On the night of October 8, 2017, the Tubbs, Nuns and Pocket fires swept through Northern California, destroying more than three thousand homes, leveling neighborhoods and claiming 42 lives. At the time the Tubbs Fire hit Santa Rosa, it was the most destructive in California history. It has since been surpassed by the Camp Fire in Butte County, which destroyed more than 7,000 homes and killed 85 people. Over a year later, families throughout Northern California are still struggling from the initial trauma and the aftermath of these fires.
According to the U.S. Center for Disease Control and Prevention, adverse childhood experiences (ACEs) can lead to poor health outcomes later in life. The greater the number of adverse experiences a child endures, the more likely they will be to suffer from health conditions like asthma, diabetes, coronary heart disease and others. During natural disasters like wildfires, traumatic events are often compounded. This includes community-wide disruptions, loss of loved ones, displacement, and the ongoing stress of living in the same geographic area where the event is likely to happen again. Strengthening social support services may reduce the amount of trauma that youth would otherwise endure after devastating wildfires.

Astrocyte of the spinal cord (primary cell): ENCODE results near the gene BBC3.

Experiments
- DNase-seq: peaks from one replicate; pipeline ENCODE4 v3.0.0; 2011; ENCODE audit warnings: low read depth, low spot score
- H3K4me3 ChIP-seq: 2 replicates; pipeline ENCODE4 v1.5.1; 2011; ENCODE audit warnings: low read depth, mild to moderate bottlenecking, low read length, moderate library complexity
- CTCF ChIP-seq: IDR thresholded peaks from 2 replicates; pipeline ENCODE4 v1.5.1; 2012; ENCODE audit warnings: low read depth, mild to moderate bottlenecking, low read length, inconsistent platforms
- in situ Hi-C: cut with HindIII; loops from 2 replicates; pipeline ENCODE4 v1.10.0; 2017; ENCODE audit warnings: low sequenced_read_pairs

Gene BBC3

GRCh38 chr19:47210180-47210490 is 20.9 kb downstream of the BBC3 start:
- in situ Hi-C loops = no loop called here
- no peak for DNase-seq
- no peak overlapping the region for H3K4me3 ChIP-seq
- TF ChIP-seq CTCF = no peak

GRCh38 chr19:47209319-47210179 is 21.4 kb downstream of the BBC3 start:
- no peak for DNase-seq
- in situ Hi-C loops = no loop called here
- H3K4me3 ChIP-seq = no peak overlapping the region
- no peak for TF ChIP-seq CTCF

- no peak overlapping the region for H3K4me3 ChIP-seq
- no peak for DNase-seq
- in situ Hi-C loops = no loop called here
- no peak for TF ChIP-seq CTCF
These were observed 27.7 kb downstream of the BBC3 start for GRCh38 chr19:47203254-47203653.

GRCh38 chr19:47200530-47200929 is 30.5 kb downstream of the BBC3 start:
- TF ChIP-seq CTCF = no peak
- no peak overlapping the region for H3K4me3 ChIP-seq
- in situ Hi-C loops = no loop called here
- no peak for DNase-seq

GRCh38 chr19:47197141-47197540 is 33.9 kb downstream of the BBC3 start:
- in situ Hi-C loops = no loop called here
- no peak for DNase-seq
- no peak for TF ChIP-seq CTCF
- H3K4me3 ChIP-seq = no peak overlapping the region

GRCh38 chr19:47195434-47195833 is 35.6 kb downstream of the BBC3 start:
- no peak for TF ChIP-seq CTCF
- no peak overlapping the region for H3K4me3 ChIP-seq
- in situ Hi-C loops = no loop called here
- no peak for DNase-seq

This series addresses these ongoing challenges of recovery and shares the lessons learned in both Santa Rosa and Paradise. As fires recur across California every season, it is important to understand the traumatic impact they can have on youth. While we may not be able to quickly change the trajectory of the climate, we can control the support networks we have in place for families who are devastated by these disasters.
To learn more about helping children recover after natural disasters, visit the Natural Hazards Center children and disasters collection.
This series was produced for the USC Annenberg Health Journalism Fellowship.